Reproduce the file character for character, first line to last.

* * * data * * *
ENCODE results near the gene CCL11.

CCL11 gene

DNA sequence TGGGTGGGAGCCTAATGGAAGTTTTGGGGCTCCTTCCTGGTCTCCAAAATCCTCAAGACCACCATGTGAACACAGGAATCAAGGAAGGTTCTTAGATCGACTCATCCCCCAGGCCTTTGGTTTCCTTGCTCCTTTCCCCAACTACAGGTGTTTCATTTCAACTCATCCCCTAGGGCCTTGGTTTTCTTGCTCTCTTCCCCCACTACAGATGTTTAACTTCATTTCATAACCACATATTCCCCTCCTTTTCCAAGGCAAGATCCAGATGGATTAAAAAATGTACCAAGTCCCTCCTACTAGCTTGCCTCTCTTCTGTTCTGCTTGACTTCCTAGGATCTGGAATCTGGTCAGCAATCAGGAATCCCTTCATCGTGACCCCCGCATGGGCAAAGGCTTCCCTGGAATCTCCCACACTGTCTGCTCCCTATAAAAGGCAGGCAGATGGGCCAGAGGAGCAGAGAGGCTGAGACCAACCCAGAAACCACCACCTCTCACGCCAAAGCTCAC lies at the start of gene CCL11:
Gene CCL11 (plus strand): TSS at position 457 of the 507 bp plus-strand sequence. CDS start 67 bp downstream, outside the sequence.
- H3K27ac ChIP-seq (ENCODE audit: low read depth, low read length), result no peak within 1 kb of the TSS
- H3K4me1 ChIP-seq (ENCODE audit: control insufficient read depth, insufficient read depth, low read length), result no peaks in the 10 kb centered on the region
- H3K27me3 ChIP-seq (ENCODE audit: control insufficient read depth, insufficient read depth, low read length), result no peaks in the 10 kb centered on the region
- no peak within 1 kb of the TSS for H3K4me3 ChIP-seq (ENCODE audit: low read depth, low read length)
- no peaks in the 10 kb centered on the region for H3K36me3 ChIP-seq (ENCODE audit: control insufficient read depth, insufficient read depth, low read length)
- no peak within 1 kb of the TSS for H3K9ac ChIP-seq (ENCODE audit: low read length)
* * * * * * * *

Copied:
ENCODE results near the gene CCL11.

CCL11 gene

DNA sequence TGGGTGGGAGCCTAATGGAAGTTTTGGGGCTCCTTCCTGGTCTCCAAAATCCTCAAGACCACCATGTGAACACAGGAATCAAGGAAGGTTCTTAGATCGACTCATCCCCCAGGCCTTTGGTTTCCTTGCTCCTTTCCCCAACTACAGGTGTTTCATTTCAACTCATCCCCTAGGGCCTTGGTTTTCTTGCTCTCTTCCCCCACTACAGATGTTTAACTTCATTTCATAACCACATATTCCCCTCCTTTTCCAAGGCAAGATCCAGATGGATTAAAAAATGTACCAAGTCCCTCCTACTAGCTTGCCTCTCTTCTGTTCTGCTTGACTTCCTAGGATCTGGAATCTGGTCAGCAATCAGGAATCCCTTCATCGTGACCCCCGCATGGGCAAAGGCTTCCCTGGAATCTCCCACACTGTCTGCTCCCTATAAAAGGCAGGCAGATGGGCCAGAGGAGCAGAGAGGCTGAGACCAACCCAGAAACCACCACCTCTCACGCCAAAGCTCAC lies at the start of gene CCL11:
Gene CCL11 (plus strand): TSS at position 457 of the 507 bp plus-strand sequence. CDS start 67 bp downstream, outside the sequence.
- H3K27ac ChIP-seq (ENCODE audit: low read depth, low read length), result no peak within 1 kb of the TSS
- H3K4me1 ChIP-seq (ENCODE audit: control insufficient read depth, insufficient read depth, low read length), result no peaks in the 10 kb centered on the region
- H3K27me3 ChIP-seq (ENCODE audit: control insufficient read depth, insufficient read depth, low read length), result no peaks in the 10 kb centered on the region
- no peak within 1 kb of the TSS for H3K4me3 ChIP-seq (ENCODE audit: low read depth, low read length)
- no peaks in the 10 kb centered on the region for H3K36me3 ChIP-seq (ENCODE audit: control insufficient read depth, insufficient read depth, low read length)
- no peak within 1 kb of the TSS for H3K9ac ChIP-seq (ENCODE audit: low read length)